Given the tone of the front-running films, this would be a good year for a Best Picture coup at the Oscars. Alas, "Juno," the best script of the 2007, can't win. It's just another touching little comedy. The Academy Awards disproportionately dings comedies.
"Juno" stays real, though it hardly takes a breath from wisecrack to wisecrack. It nudges what could have been stereotypical characters endearingly off-center.
Ellen Page carries the tone perfectly as Juno, a girl who gets pregnant as a result of her one-time-only experience. Right on, as well, are the characterizations of Juno's boyfriend and parents and the prospective adoptive parents.
Gold for "Michael Clayton" would be a surprise, though not a coup. First-time director Tony Gilroy wrote all three "Bourne" screenplays. He has traded up in making "Michael Clayton."
George Clooney stars as the title character, a talented "fixer." It's the most substantive film on the list of contenders. It involves the power wielded and the collateral damage caused by a mega-corporation.
At heart it's believable that a huge global company is doing more than dragging its feet in a multibillion dollar lawsuit over poisoning its consumers. With a crazy head lawyer, a too vulnerable CEO and the flaws in the Michael Clayton character, this well-written story can feel a tad far fetched. That said, the complexity fetches a cautionary movie reminder that, one way or another, corporations can kill people.
Forget about a coup or a surprise. One of the two front-runners will win: either "There Will Be Blood," cynical and violent, or "No Country for Old Men," cynical and very, very violent. The praise for these two films is widespread and lavish. The cinematic vision and talent brought to bear is impressive.
The competitive leak in the excellence of "There Will Be Blood" is a lack of chemistry between the characters, and the film's end seemed to have nowhere to go but to become overly excessive. Nonetheless, scene after scene, including the final scene, is packed with powerful sounds, images and affecting characterizations. Writer/Director Paul Thomas Anderson tells a big story of how big oil gained its foothold in the wild West.
"No Country for Old Men" has the more fully realized script, including plenty of chemistry between its characters.
The Coen brothers send an iconic new bad guy, played by Javier Bardem, on the murderous hunt for a man who foolishly stole big drug money. Tommy Lee Jones plays a third-generation lawman overwhelmed by the modern-day pitch of lawlessness but still trying to do the job.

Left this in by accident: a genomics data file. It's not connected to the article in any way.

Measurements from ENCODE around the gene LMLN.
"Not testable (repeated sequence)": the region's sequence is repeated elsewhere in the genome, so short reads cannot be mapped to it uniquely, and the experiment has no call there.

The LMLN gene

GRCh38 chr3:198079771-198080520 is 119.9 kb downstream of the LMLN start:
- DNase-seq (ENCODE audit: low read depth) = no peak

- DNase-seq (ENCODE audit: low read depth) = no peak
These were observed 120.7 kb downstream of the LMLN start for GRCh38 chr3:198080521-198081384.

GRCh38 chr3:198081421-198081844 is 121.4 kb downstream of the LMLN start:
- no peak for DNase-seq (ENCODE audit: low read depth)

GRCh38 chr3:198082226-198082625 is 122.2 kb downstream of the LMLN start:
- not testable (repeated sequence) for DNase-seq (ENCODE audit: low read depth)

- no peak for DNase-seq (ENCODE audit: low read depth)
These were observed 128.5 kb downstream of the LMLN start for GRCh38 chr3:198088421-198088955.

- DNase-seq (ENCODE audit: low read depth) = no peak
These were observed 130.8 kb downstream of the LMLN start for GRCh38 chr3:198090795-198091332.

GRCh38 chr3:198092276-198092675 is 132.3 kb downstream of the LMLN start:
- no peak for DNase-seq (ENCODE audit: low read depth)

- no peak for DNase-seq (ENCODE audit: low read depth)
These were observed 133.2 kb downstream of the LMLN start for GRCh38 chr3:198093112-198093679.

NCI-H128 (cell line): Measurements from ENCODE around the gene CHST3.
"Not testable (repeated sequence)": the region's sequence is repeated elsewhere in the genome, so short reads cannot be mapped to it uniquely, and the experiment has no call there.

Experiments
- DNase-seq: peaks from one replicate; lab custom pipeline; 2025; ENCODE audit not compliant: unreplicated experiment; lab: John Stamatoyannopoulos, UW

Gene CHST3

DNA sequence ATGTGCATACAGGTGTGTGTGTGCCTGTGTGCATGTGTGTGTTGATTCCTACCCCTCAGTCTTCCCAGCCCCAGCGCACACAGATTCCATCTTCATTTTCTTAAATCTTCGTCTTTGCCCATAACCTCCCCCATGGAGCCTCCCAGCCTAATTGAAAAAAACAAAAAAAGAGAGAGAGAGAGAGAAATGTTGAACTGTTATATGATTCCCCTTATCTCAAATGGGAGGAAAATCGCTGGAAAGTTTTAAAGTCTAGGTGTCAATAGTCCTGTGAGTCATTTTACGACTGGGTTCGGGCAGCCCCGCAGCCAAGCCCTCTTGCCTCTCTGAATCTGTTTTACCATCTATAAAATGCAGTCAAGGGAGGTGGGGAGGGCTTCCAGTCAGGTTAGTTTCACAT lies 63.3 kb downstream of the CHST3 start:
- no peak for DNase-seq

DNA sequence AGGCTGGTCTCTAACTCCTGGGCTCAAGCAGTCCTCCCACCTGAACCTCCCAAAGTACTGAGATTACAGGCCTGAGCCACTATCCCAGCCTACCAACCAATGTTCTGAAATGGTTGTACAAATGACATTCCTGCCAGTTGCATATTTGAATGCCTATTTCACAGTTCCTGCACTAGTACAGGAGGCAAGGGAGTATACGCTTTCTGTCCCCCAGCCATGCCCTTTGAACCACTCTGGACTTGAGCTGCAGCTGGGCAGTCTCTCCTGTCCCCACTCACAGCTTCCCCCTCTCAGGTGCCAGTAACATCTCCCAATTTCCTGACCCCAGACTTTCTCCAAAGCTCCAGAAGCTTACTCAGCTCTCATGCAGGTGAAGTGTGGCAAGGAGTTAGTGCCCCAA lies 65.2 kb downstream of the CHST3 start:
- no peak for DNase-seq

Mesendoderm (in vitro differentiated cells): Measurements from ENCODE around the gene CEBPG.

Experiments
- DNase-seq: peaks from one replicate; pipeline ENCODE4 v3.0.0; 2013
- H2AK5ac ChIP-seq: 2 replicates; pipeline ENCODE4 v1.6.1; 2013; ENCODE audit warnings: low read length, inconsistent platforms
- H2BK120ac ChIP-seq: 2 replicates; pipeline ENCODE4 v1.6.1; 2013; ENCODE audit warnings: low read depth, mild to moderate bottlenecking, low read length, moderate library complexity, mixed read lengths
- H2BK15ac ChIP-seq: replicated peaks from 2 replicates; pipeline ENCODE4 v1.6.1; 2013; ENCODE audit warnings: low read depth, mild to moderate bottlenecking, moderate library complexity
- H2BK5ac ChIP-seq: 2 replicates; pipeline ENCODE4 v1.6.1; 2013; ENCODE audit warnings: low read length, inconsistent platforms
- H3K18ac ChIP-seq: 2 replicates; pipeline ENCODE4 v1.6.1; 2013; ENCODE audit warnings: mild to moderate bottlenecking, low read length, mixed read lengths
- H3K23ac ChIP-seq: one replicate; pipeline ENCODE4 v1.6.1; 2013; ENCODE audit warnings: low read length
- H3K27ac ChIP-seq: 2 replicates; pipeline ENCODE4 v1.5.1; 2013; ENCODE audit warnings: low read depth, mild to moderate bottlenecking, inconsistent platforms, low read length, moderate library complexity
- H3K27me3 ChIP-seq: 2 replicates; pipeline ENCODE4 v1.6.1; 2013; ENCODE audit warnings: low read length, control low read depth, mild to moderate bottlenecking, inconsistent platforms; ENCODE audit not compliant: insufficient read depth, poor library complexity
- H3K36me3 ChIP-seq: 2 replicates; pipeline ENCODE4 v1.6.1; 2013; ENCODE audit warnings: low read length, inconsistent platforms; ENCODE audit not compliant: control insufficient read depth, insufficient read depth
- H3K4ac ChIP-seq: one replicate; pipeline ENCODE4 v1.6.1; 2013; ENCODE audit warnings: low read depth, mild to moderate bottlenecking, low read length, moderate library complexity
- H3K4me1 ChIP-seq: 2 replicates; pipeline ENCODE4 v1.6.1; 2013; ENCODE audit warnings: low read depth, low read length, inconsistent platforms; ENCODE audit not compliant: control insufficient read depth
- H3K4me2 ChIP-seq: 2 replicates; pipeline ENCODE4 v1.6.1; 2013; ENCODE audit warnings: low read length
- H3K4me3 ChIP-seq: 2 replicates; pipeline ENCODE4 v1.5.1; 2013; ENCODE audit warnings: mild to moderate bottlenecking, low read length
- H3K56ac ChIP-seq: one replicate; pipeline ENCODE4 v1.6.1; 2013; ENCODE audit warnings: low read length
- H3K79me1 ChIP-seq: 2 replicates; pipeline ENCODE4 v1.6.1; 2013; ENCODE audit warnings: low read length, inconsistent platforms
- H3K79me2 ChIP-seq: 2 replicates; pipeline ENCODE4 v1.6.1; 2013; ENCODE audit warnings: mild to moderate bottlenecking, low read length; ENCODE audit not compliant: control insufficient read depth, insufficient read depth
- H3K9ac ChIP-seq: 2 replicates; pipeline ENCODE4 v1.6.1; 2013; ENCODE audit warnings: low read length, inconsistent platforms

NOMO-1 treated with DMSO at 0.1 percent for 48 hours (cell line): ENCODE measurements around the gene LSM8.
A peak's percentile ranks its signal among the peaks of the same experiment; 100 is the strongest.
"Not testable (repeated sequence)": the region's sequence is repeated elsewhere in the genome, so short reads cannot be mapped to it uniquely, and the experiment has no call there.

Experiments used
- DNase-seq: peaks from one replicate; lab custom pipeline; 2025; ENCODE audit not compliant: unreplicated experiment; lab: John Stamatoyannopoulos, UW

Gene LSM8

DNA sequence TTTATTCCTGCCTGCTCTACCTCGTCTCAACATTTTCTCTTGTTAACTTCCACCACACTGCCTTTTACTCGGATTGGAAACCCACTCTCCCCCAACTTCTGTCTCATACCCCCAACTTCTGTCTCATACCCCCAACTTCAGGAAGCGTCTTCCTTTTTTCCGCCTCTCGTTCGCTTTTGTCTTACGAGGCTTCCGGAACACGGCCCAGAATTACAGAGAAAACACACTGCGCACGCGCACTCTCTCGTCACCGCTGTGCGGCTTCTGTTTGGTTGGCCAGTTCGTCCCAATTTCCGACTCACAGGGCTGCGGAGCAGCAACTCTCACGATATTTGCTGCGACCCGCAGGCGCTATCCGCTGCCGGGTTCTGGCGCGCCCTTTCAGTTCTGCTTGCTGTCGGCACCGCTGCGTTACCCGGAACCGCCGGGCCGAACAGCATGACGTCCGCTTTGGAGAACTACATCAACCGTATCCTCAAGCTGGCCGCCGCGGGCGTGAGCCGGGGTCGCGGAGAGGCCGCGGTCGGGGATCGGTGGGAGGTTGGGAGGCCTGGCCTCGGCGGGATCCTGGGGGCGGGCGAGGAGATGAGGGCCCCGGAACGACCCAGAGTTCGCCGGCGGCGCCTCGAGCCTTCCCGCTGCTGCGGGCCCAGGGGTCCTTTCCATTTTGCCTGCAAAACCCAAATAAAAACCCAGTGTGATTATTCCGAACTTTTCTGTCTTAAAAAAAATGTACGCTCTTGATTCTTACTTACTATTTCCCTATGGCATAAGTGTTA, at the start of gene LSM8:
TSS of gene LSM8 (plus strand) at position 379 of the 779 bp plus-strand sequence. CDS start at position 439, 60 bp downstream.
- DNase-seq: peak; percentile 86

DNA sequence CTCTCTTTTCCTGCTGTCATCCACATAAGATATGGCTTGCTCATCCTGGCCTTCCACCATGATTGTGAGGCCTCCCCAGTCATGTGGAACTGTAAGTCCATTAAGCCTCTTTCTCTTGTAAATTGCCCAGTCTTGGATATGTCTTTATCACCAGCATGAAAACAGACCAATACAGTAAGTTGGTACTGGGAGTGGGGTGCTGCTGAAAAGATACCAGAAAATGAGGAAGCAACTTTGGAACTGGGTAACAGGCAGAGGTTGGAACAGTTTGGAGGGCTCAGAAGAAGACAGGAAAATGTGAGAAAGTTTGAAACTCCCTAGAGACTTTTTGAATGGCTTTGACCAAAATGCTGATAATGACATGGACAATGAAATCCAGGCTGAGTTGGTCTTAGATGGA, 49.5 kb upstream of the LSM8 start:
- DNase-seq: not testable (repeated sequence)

Ethan and Joel Coen write and direct films like no one else. They will win the Best Picture and Director Oscars that eluded them with "Fargo." "No Country for Old Men" is not as imaginative or quirky as "Fargo," but the excellence is twisted effectively enough. It's just that "No Country" has an easier filmmaking challenge, having a villain with Terminator-style invincibility and a good guy forced to sidelined importance.
If this were truly a year for Oscar coups, Julian Schnabel would win Best Director for "The Diving Bell and the Butterfly." How do you make an engrossing story about a man totally paralyzed except for the his ability to blink one eyelid? Schnabel succeeds masterfully, in part because of the way he avoids tugging disproportionately on sadness or hope.
"The Diving Bell and the Butterfly" is an intelligent, warm, and life-affirming triumph, based on a true story. Triumph notwithstanding, it was not nominated for Best Picture. For a foreign-language film especially, this blocks the path to a Best Director win.
Something had to fill the remaining Best Picture slot. Since Oscar gets nervous without an epic romance on the list of nominees, "Atonement" got the nod. It doesn't deserve the nomination and certainly won't win.
The British romance steams up well enough between Keira Knightley and James McAvoy. Then he's banished into World War II. The depiction of the war is no big deal dramatically, and the lovers' pangs of separation don't keep the steam rolling.
After "No Country for Old Men" enjoys its big Oscar night, see "Fargo" again. It is definitely a more inspired, juicier example of the Coen's cinema genius without sacrificing our penchant for extreme violence.